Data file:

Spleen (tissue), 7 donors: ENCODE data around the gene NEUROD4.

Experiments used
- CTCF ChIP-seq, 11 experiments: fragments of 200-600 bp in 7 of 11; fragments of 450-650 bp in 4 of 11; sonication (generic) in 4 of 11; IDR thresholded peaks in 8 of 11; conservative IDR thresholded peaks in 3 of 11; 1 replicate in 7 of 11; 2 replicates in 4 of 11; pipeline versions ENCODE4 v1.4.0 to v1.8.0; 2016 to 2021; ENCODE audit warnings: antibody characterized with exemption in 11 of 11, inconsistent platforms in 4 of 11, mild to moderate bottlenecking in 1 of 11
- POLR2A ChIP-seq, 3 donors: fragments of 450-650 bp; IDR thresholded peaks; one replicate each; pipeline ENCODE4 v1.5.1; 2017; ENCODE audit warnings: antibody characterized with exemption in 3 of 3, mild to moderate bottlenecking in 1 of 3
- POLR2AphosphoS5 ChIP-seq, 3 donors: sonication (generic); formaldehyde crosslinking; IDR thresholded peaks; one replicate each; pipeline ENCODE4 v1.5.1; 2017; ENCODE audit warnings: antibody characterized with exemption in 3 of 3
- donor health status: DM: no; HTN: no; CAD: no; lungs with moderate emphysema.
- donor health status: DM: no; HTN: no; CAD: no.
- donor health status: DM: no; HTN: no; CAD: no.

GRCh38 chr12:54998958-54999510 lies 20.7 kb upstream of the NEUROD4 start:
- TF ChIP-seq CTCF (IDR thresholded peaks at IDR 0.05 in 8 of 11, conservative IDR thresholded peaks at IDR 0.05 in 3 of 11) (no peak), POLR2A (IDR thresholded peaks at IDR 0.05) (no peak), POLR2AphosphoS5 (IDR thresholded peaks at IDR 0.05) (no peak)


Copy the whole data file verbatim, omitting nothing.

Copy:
Spleen (tissue), 7 donors: ENCODE data around the gene NEUROD4.

Experiments used
- CTCF ChIP-seq, 11 experiments: fragments of 200-600 bp in 7 of 11; fragments of 450-650 bp in 4 of 11; sonication (generic) in 4 of 11; IDR thresholded peaks in 8 of 11; conservative IDR thresholded peaks in 3 of 11; 1 replicate in 7 of 11; 2 replicates in 4 of 11; pipeline versions ENCODE4 v1.4.0 to v1.8.0; 2016 to 2021; ENCODE audit warnings: antibody characterized with exemption in 11 of 11, inconsistent platforms in 4 of 11, mild to moderate bottlenecking in 1 of 11
- POLR2A ChIP-seq, 3 donors: fragments of 450-650 bp; IDR thresholded peaks; one replicate each; pipeline ENCODE4 v1.5.1; 2017; ENCODE audit warnings: antibody characterized with exemption in 3 of 3, mild to moderate bottlenecking in 1 of 3
- POLR2AphosphoS5 ChIP-seq, 3 donors: sonication (generic); formaldehyde crosslinking; IDR thresholded peaks; one replicate each; pipeline ENCODE4 v1.5.1; 2017; ENCODE audit warnings: antibody characterized with exemption in 3 of 3
- donor health status: DM: no; HTN: no; CAD: no; lungs with moderate emphysema.
- donor health status: DM: no; HTN: no; CAD: no.
- donor health status: DM: no; HTN: no; CAD: no.

GRCh38 chr12:54998958-54999510 lies 20.7 kb upstream of the NEUROD4 start:
- TF ChIP-seq CTCF (IDR thresholded peaks at IDR 0.05 in 8 of 11, conservative IDR thresholded peaks at IDR 0.05 in 3 of 11) (no peak), POLR2A (IDR thresholded peaks at IDR 0.05) (no peak), POLR2AphosphoS5 (IDR thresholded peaks at IDR 0.05) (no peak)